"We have to out-organize community organizers."
My interview with Ron Johnson on foreign and economic policy left me wanting to know more about his domestic agenda -- facets we unfortunately ran out of time to discuss.
So I was glad to have a few minutes this evening, on the eve of the election, to speak with the candidate again. I wasn't able to record this conversation, but was able to look somewhat more at where his campaign has been in recent months.
He is quick to deny that he is "the Tea Party candidate," although he does suggest that his campaign intersects with the interests of the grassroots conservative organization. "They are concerned about current levels of spending and debt... and concerned about our country being in peril," Johnson said, continuing, "The federal government has way overstepped its bounds; they're [the Tea Party] looking to scale back."
The Tea Party also seems to have drawn Johnson into politics this season: he cites a Tea Party speech he gave in Oshkosh as the time he began to be asked to run; the passage of the health care bill spurred him to "seriously consider" candidacy. It's unclear where Johnson draws the line between the Tea Party and himself, but their interests certainly lie along the same trajectory.
And he rejects labels. I asked if one could set up a Republican spectrum, with Sarah Palin as populist rabble-rouser on one end and Paul Ryan as policy-wonk technocrat on the other -- where would Johnson fall? "I can't categorize myself with anybody," Johnson replied. He claims to be his own man, running on his own biography and "31 years' experience" in the private sector. These experiences, he says, will allow him to be effective as soon as he gets to Washington: he rejected the idea that legislative experience, or being a "career politician," would make one more able to fully represent his constituents. Indeed, Johnson said, "I think that kind of experience is vastly overrated. I have people who will help me navigate... I'm a pretty good problem solver."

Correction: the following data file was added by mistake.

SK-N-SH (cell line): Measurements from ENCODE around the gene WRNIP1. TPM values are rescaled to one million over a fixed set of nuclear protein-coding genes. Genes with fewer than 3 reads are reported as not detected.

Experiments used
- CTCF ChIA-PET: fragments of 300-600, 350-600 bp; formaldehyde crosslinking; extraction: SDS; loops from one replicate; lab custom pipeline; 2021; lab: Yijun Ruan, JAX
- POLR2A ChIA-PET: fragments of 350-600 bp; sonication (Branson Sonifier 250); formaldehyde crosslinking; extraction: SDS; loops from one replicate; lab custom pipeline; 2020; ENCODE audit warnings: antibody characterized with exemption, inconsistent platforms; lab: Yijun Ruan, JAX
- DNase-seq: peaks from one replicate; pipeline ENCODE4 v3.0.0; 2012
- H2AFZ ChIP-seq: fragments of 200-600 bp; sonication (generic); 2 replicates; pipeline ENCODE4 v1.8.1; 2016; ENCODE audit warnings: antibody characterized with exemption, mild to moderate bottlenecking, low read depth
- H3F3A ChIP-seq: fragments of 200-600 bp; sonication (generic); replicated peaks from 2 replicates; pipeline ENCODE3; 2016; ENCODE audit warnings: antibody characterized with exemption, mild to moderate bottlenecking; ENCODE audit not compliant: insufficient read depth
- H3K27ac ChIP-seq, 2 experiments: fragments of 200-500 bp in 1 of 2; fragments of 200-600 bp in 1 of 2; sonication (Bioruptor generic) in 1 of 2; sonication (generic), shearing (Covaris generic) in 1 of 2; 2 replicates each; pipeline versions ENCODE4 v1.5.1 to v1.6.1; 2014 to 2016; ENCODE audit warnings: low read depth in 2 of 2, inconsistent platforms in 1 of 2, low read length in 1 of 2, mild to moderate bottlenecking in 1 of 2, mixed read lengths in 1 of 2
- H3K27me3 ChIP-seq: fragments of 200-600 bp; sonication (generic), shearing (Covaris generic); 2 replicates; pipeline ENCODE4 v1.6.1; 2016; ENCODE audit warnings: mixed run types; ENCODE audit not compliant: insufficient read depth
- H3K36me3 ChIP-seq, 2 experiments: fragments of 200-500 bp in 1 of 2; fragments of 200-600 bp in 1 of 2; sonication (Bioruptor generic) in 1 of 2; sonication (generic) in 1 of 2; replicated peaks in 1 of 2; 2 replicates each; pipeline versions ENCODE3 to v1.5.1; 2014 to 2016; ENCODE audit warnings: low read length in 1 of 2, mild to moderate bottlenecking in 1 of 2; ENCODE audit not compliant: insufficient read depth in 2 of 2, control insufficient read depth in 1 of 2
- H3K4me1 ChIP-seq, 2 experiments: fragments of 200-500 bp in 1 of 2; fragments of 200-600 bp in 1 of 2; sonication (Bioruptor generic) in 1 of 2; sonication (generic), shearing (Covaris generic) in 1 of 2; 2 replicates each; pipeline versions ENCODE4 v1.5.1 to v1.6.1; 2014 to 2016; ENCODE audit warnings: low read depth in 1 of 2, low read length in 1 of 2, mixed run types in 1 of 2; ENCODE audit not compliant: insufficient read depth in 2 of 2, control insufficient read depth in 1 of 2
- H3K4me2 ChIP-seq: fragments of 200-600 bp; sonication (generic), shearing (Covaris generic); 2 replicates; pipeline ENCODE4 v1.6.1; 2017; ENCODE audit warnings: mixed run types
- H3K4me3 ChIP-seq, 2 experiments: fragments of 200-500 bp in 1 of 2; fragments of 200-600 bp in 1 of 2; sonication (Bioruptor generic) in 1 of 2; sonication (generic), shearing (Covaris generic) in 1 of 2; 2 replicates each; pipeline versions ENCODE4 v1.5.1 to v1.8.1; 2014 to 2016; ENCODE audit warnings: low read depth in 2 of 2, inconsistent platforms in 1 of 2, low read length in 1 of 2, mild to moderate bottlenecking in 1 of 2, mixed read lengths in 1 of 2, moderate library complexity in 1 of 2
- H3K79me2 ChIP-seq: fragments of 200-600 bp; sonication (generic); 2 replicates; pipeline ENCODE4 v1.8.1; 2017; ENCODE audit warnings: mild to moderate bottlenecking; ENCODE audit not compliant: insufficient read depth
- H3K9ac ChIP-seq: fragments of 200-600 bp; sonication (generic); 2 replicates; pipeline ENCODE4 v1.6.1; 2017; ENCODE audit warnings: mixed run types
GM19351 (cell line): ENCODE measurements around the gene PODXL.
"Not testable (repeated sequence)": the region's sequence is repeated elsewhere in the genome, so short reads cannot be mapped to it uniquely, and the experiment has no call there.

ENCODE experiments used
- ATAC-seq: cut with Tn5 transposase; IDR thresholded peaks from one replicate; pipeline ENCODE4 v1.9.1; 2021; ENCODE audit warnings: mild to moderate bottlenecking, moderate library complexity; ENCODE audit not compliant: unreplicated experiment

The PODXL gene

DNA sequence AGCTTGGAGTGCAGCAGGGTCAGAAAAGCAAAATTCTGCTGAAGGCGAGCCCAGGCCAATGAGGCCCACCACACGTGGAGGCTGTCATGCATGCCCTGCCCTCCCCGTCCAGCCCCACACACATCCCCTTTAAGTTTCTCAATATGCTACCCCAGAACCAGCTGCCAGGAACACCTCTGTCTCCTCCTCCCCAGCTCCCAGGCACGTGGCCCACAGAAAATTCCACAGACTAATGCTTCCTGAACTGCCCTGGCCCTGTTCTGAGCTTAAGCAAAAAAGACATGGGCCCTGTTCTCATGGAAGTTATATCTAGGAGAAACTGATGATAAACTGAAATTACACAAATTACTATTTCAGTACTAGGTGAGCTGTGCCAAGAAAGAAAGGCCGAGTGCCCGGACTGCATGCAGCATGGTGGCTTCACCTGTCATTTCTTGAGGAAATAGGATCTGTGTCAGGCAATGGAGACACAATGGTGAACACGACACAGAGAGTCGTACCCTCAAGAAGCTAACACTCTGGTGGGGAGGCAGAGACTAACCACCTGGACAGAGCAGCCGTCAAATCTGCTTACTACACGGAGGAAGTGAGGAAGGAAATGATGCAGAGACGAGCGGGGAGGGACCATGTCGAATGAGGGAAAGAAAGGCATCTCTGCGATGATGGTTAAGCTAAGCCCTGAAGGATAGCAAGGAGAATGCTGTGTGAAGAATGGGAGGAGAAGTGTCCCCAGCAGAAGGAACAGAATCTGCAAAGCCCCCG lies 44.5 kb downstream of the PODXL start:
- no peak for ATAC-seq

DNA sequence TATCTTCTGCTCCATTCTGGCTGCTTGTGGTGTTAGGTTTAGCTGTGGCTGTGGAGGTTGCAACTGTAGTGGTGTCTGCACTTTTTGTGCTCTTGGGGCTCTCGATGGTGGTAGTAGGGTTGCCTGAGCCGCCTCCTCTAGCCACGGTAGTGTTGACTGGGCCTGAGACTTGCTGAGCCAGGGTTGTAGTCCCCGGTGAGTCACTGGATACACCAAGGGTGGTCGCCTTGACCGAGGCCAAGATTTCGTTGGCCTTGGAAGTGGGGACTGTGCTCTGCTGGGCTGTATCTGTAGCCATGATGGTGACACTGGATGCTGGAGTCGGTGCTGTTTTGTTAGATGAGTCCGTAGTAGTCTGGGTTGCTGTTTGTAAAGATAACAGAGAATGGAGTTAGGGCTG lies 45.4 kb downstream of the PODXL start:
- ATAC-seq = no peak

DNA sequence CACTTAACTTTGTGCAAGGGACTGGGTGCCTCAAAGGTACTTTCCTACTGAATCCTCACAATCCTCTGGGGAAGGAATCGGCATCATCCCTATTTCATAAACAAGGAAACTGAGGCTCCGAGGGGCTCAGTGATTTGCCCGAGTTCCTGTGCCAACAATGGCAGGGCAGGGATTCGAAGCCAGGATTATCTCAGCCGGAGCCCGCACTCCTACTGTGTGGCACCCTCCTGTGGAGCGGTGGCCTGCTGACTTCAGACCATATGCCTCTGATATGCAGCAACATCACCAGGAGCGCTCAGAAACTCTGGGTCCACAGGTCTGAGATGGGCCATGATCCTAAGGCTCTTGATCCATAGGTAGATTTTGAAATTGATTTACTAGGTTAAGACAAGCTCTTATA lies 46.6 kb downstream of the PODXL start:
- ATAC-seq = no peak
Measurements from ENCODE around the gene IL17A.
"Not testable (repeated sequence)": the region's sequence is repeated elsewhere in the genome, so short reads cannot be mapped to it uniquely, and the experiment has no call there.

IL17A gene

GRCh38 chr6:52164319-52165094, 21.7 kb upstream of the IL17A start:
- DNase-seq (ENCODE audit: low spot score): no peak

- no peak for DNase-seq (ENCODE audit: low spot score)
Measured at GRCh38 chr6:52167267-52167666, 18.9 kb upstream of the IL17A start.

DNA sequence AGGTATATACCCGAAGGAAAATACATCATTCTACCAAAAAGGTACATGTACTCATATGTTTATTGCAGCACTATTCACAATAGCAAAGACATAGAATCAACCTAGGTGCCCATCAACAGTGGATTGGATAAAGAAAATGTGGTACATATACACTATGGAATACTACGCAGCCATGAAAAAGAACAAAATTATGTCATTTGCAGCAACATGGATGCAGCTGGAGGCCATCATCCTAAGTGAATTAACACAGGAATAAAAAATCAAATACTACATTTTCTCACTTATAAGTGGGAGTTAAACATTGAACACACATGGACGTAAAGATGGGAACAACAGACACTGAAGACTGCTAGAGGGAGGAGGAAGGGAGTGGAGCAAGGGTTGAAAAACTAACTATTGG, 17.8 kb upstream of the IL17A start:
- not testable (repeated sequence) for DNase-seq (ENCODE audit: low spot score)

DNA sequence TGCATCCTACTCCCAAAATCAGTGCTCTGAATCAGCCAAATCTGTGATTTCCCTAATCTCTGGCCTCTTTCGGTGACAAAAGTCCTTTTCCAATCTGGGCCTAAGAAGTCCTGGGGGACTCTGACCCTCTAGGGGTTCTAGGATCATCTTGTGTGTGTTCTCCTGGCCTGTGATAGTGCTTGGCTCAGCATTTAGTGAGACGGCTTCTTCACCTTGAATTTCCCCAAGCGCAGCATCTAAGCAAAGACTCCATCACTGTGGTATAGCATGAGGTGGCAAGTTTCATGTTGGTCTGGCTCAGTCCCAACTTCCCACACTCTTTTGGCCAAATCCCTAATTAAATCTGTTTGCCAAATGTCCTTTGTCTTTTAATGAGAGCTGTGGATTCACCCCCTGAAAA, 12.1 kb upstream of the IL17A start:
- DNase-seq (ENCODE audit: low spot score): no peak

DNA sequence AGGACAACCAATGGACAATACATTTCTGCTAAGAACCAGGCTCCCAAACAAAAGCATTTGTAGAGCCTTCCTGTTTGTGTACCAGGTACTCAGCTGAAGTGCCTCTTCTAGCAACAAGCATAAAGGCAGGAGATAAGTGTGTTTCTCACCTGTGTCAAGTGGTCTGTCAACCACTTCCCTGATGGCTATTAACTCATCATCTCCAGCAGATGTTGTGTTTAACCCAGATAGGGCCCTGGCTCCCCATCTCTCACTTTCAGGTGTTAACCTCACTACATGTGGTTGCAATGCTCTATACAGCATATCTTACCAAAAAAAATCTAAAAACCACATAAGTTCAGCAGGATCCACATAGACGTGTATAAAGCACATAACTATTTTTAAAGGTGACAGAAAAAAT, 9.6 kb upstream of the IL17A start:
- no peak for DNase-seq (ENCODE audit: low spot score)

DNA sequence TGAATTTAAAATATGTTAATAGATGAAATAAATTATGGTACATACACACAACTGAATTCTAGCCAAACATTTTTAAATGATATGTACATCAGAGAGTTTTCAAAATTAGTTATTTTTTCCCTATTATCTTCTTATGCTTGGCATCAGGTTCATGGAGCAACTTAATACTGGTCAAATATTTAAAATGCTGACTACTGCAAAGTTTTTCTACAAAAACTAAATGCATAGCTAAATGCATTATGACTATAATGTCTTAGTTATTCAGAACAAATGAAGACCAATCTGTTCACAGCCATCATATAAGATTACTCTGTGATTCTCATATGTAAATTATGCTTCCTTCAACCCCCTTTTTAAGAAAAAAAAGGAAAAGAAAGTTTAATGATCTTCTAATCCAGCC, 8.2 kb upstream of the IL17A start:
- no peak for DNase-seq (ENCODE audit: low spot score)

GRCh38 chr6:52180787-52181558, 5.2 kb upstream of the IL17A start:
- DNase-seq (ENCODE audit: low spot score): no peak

Those problems are largely fiscal. Throughout our conversation, he came back to two major ideas: reducing spending and repealing the health care bill. These two points were the major themes that seem to inform all of Johnson's positions. He was certainly set against any further stimulus package, and suggested using the unspent money of the first package to pay down debt rather than for further spending. Asked about any decisions over which he might disagree with other Republican colleagues, he mentioned spending again: "I certainly was not happy when Republicans were spending more than they were taking in."
Restraining federal oversteps also inform his judicial outlook: he would not vote to confirm Elena Kagan. "She disqualified herself" over her stance on Army recruiting at Harvard; "It's clear she will be a judicial activist."
Johnson's final message was one that seems central, also, to the Tea Party: "Do voters want to send to Washington a career politician... or a citizen legislator?"